The CCOB would like to thank everyone who supported our cause over the years. We won a lot of protections for our water and took this as far as we could. All that’s left is the occasional monitoring of the yearly results. The bills are all paid off and now CCOB has no further mandate. The plan was to hold a board meeting and get some new people to take over positions as directors and decide on what the new direction of CCOB will be. With self isolation in effect we cannot hold a meeting but if you’re interested in being involved please contact us and let us know.
The CCOB has appeared before the Environmental Review Tribunal and our case has been heard. You can find all the documents related to the hearing on this page http://ccob.ca/ert/
For background on our appeal go to this page http://ccob.ca/get-informed/water/background-for-paris-pit-appeal-2016/
To learn about the negative health effects of Atrazine visit this page http://ccob.ca/get-informed/health-and-safety/atrazine/
Latest news & information:
Expert Opinion – Check out this page to learn about Professor Ken Howard, our lead expert witness & his opinion regarding the safety of our water.
"Despite being requested to do so, the proponents have not made any serious effort to determine the presence and distribution of atrazine at the site. Their investigation program – design, implementation and number of samples collected is entirely inadequate." Ken Howard
CCOB’s mission: “Protecting our source water & environment NOW! & for future generations”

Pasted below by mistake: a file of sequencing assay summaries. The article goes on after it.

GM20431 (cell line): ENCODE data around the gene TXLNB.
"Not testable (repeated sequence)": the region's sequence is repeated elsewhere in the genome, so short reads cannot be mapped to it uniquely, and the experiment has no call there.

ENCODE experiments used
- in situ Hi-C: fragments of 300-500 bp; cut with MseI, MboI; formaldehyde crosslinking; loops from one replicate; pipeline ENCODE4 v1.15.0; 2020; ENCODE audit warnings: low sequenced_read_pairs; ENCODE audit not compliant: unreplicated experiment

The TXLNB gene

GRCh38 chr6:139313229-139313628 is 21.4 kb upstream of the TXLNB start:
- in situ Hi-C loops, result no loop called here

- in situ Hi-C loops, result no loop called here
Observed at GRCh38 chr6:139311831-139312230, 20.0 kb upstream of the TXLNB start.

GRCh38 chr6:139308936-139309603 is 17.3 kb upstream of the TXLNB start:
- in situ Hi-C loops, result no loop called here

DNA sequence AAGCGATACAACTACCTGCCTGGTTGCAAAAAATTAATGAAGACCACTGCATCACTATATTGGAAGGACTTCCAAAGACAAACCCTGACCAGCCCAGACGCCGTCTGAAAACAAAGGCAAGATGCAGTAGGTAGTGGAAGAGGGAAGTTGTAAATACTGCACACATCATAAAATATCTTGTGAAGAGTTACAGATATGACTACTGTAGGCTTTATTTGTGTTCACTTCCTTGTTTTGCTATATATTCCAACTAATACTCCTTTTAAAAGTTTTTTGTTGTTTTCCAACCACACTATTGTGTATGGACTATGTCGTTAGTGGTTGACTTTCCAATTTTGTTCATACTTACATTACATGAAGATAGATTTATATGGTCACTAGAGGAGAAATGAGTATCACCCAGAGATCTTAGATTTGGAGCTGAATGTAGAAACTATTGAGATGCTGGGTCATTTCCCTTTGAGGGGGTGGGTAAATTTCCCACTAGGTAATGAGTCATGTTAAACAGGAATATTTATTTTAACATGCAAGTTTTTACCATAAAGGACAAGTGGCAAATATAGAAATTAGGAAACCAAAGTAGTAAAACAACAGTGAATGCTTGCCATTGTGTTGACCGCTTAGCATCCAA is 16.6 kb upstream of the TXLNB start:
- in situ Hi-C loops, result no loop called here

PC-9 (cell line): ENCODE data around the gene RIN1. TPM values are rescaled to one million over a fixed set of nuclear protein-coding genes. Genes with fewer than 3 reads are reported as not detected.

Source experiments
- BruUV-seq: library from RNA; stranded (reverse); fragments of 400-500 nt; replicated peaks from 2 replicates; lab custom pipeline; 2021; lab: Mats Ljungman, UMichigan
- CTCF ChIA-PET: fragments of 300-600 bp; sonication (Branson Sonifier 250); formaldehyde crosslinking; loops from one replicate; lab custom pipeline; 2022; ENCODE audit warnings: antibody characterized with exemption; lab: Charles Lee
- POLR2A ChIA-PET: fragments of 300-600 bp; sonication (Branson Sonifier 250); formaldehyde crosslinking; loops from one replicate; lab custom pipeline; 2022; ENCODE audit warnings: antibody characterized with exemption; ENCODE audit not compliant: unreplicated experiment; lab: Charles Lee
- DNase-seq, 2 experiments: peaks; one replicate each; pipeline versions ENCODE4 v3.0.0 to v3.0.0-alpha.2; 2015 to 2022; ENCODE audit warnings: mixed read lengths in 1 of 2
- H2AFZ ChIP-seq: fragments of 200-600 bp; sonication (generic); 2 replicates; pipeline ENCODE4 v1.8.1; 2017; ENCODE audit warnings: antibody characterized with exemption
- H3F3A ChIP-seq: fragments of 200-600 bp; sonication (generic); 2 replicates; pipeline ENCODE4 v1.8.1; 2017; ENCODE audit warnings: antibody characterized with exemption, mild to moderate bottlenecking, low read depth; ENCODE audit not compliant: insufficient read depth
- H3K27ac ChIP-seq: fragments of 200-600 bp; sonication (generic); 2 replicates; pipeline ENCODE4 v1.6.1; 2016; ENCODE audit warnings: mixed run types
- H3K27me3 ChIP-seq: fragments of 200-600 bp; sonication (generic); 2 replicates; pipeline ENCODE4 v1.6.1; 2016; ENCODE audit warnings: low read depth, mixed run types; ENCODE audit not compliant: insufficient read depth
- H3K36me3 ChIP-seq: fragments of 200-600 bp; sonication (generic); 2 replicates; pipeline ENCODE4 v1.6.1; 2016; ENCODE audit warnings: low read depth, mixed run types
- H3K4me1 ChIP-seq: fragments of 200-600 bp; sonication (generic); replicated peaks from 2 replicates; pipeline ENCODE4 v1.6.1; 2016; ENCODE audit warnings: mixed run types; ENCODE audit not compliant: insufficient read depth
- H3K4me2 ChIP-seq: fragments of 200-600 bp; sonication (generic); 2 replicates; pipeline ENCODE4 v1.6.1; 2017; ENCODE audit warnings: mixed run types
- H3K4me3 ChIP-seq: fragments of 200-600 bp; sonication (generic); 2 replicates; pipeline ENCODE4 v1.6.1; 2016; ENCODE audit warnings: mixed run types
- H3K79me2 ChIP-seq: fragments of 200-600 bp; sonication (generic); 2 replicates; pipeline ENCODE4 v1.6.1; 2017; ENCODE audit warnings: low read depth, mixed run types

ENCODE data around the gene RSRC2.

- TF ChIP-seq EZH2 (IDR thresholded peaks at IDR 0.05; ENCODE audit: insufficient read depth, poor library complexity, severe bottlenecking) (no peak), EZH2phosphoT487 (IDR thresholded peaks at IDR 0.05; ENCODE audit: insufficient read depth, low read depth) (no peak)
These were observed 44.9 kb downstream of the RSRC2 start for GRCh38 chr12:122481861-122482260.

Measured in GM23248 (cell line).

Our group was founded early in 2012 when a notification was delivered to inform us that a company intended on activating a 38 year old license to extract gravel in the well-head protection area of Paris’ water supply. Since this time, we have been actively pursuing the government for answers as to why a license, that is now 40 years old, is allowed to be activated after such a long dormancy when there are presently so many concerns regarding drinking water safety. 3 years later, those questions remain largely unanswered.
The CCOB has asked to see the science that proves that our water will not be contaminated by the workings of this proposed operation. Research by not only the CCOB, but by many other groups that share our concerns, confirms that the aggregate industry has been deemed exempt from any such suggestion that they might impact our water. The science that has been presented is, in the words of our expert at the stakeholder’s meeting; absolute rubbish. The CCOB has found that the aggregate industry is protected from citizens and exempted from the laws that protect us at one of the highest levels of our law: the Provincial Policy Statement.
After dealing with our provincial and federal government, we have come to learn that they have no interest in protecting our water. It is up to the people to determine if a threat exists and then prove it. That’s what we plan to do. Stand with the CCOB and protect your water.
What are the major issues?
Water Supply At Risk
The proposed gravel pit is planned right on top of our non-renewable water supply in Paris’ wellhead protection area (within 100′ of wellheads) just as Brant County is finalizing its source water protection plan as set out by the Clean Water Act. The pit’s proponents plan on digging below the water table exposing our town’s aquifer to the elements and we feel risking contamination. The Region of Waterloo, which has been recognized as a leader in the research of gravel pits & wellhead protection, has tried to prohibit gravel pits in their source protection plan but has been denied. The source protection committee has tried to list gravel pit related threats to our drinking water but have been denied. Has the need for aggregates been placed as a priority over our health & safety?